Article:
Every programming language has a way to branch, and in Vimscript that method is
if statement. The
if statement is the core of branching in Vim.
unless statement like Ruby, so any decision making you do in your
coding will be done with
Before we talk about Vim's
if statement we need to take a short detour to talk
about syntax so we're all on the same page.
Sometimes you can't fit a piece of Vimscript on a single line of code. We saw this when we talked about autocommand groups. Here's a chunk of code we used before:
:augroup testgroup : autocmd BufWrite * :echom "Baz" :augroup END
You can write this as three separate lines in a Vimscript file, which is ideal,
but it gets tedious to write this way when running commands manually. Instead
you can separate each line with a pipe character (
|). Run the following
:echom "foo" | echom "bar"
Vim will treat that as two separate commands. Use
:messages to check the log
if you didn't see both lines appear.
For the rest of this book if you want to manually run a command but don't want to bother typing in the newlines and colons, feel free to put it all on one line separated by pipes.
Now that we've got that out of the way, run the following commands:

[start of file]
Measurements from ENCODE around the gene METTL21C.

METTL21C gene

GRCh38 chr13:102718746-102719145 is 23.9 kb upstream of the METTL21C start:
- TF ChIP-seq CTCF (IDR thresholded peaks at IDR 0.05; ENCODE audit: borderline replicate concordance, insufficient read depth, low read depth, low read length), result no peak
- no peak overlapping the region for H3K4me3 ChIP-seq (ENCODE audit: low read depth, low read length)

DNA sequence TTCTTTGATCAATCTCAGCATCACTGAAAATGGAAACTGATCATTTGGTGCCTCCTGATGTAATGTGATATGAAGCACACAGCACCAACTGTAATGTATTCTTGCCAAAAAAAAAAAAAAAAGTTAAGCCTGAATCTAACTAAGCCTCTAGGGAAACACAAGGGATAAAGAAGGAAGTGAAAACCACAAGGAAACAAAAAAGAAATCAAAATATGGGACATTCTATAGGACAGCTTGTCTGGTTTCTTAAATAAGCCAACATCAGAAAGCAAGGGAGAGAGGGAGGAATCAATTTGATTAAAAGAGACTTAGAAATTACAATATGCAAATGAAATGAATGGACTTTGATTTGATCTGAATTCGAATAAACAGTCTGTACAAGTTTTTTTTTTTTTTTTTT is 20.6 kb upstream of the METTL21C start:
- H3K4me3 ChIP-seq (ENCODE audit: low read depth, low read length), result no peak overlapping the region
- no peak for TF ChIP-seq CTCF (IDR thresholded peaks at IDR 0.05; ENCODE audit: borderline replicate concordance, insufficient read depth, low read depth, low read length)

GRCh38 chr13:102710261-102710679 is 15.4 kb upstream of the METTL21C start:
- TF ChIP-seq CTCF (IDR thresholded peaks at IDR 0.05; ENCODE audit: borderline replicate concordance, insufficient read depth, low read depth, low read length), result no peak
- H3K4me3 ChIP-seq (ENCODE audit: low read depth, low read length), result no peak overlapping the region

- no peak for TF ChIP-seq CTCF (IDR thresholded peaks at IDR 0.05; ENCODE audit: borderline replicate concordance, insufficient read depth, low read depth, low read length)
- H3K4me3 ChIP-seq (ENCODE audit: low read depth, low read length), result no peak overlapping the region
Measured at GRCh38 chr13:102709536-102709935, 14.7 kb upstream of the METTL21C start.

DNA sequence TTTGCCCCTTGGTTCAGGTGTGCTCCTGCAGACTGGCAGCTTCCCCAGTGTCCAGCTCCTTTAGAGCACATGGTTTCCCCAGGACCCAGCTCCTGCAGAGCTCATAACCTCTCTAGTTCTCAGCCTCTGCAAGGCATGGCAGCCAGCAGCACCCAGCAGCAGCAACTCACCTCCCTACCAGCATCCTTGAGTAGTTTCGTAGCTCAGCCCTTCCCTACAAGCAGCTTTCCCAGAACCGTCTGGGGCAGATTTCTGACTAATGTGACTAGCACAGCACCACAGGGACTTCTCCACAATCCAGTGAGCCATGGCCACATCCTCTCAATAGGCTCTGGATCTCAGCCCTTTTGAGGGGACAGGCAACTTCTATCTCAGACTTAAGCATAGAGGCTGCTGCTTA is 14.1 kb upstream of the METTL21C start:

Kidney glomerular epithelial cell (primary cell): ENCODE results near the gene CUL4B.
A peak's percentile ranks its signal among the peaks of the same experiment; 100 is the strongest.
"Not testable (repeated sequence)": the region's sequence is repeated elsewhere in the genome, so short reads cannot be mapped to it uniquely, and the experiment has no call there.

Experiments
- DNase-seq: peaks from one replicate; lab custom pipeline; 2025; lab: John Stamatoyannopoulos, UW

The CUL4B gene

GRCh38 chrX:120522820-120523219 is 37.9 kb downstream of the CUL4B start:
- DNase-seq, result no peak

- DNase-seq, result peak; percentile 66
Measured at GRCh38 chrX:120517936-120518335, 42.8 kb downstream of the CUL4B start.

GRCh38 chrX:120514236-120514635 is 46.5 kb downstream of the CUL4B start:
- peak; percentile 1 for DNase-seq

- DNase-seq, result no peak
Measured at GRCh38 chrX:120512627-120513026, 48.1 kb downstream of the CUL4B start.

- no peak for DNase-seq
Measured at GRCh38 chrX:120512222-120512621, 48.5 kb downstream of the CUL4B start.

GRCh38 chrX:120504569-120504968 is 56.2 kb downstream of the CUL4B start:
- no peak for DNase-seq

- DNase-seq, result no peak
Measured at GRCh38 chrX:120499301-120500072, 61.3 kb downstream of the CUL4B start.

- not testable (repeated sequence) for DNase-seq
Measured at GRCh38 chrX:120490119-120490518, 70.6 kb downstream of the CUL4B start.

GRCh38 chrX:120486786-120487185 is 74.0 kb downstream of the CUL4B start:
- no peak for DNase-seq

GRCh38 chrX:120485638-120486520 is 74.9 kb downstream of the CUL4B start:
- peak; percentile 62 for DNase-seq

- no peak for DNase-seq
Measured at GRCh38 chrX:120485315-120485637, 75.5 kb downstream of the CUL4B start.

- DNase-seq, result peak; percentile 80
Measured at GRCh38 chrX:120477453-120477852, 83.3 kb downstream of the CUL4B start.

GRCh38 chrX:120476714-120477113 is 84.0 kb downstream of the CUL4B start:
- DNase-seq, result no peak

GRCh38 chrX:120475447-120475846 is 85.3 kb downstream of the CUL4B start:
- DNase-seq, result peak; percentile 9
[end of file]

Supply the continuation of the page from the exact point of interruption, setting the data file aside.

:if 1 : echom "ONE" :endif
Vim will display
ONE, because the integer
1 is "truthy". Now try these
:if 0 : echom "ZERO" :endif
Vim will not display
ZERO because the integer
0 is "falsy". Let's see how
strings behave. Run these commands:
:if "something" : echom "INDEED" :endif
The results may surprise you. Vim does not necessarily treat a non-empty string as "truthy", so it will not display anything!
Let's dive a bit further down the rabbit hole. Run these commands:
:if "9024" : echom "WHAT?!" :endif
This time Vim does display the text! What's going on here?
To try to wrap our heads around what's going on, run the following three commands:
:echom "hello" + 10 :echom "10hello" + 10 :echom "hello10" + 10
The first command causes Vim to echo
10, the second command echoes
the third echoes
After observing all of these commands we can draw a few informed conclusions about Vimscript:
10 + "20foo"is evaluated Vim will convert
"20foo"to an integer (which results in
20) and then add it to
ifstatement when its condition evaluates to a non-zero integer, after all coercion takes place.
Vim, like Python, supports both "else" and "else if" clauses. Run the following commands:
:if 0 : echom "if" :elseif "nope!" : echom "elseif" :else : echom "finally!" :endif
finally! because both of the previous conditions evaluate to zero,
which is falsy.
Drink a beer to console yourself about Vim's coercion of strings to integers.